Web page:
Wednesday, October 20, 2010


I've been told my grandfather had the first legal winery in southern New Jersey. He produced wine in the early 20th century from his small family vineyard until prohibition put him out of business. The vineyards were still there during my early years and I remember them well. He and my father continued to make wine every year, a tradition my father continued for the rest of his life. As a young boy I remember the 5-6 barrels of wine in our cellar where I would take an occasional drink from a mason jar lid. It bothers me that I cannot remember when the vineyard was "removed"

What follow is a dream I had several years ago:

"I am walking through the flat south Jersey fields of my childhood, heading east into the land that once was the Renzulli farm. To the south I can see the Goffredi homestead and the fields where we played so many baseball games. To the north, beyond Siciliano’s farm is the silhouette of the cannery; I could still see the trucks, overflowing with ripe tomatoes, lined up during the glorious late summer days, the air smelling heavy from the tomatoes being processed for canning.

I am explaining all of these images to whoever might be with me on this dreamy journey, as we enter the overgrown field where our vineyard once so proudly thrived. ( t was a small vineyard, perhaps 15-20 rows of grapes about 500 ft long. But to me it was a magical playground, where the large leafy plants offered many intimate hiding places, nurturing so many fantasies and dreams of a young boy playing his games. And the best part? At any time you could pick a handful of large grapes, white, blue,or red, and squeeze the skin and pop the pulpy, juicy grape directly into your mouth.) Once I am in the field, I am alone, and my only thought is to look for signs of the long gone grapes, hoping there might be one or more small shoots that have survived after all these years. I begin to dig and scrape away some of the surface soil, and to my amazement, and delight, find old, thick, gnarled roots, one of which has a small green shoot trying to extend upward. I continue digging and looking and am rewarded with several more roots with signs of tender life.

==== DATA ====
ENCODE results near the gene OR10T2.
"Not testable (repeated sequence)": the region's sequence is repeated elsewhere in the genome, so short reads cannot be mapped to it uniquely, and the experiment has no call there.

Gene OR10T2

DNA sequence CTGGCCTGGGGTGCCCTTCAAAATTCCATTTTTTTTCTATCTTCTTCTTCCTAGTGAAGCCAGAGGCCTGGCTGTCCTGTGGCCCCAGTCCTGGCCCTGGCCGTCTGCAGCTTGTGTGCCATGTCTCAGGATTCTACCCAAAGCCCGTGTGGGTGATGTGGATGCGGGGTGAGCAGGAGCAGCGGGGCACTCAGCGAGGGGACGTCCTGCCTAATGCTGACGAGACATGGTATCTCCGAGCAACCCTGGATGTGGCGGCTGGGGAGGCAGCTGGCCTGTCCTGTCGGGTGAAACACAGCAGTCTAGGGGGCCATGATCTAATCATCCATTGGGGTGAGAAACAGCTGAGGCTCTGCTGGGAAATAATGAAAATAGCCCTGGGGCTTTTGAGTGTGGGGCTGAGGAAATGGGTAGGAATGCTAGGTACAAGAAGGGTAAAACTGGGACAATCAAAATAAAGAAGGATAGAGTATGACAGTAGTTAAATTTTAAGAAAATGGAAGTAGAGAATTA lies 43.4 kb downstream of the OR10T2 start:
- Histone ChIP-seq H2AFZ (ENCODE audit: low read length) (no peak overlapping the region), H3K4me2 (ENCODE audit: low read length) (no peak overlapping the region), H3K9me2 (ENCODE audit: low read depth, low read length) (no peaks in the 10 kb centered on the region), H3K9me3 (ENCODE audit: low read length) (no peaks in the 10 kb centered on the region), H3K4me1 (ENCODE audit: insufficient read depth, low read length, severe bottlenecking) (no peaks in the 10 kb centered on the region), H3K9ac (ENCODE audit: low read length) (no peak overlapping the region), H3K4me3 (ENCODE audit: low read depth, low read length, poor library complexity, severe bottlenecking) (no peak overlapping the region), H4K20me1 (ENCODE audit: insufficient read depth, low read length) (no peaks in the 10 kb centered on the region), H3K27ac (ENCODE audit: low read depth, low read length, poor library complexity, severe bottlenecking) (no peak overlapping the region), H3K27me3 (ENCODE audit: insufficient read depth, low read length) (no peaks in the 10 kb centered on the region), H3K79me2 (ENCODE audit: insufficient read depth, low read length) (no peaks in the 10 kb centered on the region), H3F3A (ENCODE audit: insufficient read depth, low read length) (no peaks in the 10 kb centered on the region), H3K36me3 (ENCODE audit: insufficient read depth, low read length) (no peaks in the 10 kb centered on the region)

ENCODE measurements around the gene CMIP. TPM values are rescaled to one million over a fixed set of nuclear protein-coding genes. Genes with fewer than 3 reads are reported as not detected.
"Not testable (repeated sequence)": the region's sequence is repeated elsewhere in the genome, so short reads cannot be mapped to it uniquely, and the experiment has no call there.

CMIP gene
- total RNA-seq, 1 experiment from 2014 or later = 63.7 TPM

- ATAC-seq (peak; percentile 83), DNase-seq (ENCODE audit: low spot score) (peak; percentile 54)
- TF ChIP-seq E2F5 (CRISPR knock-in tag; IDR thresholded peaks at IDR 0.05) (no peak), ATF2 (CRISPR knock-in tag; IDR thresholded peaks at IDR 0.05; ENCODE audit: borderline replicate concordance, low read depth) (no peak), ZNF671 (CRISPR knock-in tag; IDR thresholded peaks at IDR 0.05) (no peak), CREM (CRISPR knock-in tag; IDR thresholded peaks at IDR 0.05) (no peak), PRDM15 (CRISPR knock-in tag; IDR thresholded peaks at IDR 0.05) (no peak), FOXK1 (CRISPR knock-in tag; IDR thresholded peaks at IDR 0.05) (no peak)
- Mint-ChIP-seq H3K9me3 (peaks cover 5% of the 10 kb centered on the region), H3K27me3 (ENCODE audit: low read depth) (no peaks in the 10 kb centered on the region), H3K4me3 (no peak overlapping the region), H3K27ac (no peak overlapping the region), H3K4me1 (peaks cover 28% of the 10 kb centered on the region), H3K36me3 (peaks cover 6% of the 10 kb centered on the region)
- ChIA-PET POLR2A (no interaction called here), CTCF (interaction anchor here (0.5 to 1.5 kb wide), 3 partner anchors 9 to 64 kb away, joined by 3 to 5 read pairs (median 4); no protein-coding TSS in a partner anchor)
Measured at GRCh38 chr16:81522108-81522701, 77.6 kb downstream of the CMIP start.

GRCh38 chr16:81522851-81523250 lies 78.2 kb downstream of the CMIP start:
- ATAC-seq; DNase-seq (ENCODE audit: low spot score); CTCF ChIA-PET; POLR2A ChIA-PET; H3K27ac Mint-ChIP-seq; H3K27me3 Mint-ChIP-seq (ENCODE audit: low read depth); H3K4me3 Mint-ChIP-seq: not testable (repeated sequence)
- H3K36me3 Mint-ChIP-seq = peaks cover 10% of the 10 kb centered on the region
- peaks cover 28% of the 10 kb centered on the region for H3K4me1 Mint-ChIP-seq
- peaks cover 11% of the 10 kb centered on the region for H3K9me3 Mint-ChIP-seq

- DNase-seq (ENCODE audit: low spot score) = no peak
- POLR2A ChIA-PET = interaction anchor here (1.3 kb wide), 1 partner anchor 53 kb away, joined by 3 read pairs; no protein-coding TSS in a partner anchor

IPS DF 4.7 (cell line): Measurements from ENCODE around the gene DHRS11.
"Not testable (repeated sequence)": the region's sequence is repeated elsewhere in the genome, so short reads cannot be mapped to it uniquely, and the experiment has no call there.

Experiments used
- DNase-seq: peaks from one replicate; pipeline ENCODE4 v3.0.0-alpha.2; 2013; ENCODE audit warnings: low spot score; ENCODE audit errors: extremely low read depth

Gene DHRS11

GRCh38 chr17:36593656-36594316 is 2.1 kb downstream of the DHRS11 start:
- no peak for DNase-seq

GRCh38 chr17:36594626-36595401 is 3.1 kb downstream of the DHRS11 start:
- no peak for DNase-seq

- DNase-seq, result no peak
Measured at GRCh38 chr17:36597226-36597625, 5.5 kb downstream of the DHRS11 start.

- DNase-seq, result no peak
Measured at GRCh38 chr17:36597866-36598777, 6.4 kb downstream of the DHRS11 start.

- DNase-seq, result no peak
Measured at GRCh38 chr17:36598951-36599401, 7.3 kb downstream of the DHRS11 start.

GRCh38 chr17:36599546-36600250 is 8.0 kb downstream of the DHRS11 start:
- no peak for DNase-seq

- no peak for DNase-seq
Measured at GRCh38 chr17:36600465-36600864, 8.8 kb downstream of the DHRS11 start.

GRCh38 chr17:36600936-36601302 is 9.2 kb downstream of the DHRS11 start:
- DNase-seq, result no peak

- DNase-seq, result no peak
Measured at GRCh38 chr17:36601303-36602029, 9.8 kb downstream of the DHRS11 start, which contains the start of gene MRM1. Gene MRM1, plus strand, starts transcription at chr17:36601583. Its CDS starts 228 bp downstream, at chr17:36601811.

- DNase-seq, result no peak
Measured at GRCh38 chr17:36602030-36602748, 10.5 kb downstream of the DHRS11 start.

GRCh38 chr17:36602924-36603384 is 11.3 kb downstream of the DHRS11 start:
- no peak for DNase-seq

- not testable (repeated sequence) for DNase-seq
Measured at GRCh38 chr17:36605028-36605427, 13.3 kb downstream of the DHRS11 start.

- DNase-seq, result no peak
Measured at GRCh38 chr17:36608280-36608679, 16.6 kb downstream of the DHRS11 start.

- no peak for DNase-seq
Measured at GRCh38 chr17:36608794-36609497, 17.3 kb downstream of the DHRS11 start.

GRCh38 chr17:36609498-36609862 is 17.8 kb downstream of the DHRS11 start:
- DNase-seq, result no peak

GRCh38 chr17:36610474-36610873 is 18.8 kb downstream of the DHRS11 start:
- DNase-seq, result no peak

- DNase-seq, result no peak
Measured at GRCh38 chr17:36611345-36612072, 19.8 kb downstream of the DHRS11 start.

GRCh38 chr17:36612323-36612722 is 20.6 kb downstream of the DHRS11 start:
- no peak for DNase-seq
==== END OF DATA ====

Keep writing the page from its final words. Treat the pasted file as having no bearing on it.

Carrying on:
Before attempting to remove them I know I must do two things, first, get permission from the current owners to do so, and second, do some research on how to safely remove and transplant the roots.

I want to restore-resurrect the grapes of my grandfather and father. I want to see the Renzulli vineyard, producers of Father & Son Claret, thrive, one more time."

1 comment:

Villager said...

Great post, I enjoyed it very much. Having grown up in a small farm in Northern Portugal, I remember grabbing the sucullent white grapes with the wrinkled and spotted golden skin in late September. What could be better?